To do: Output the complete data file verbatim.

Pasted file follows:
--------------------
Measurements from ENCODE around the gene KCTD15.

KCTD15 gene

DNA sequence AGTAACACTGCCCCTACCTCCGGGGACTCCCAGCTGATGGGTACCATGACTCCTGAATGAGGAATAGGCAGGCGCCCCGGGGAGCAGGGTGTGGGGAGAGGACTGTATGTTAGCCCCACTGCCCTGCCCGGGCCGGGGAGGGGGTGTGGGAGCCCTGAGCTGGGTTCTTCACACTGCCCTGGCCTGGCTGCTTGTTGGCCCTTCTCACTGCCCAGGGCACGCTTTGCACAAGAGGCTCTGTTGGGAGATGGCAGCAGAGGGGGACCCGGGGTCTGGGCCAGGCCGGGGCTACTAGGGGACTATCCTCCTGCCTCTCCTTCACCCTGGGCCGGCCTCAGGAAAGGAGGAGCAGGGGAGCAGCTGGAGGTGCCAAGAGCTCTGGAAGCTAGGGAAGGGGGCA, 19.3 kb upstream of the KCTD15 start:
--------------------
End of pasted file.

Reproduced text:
Measurements from ENCODE around the gene KCTD15.

KCTD15 gene

DNA sequence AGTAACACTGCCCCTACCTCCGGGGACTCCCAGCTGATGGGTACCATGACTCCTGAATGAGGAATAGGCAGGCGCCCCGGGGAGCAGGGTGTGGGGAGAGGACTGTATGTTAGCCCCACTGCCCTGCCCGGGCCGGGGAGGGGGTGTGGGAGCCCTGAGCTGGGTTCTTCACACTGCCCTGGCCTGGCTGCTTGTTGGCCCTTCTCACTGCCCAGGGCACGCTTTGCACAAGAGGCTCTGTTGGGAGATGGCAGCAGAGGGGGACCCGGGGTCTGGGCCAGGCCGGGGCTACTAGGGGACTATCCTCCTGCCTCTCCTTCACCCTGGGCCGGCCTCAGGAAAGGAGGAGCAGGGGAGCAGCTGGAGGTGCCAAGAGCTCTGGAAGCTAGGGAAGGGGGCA, 19.3 kb upstream of the KCTD15 start: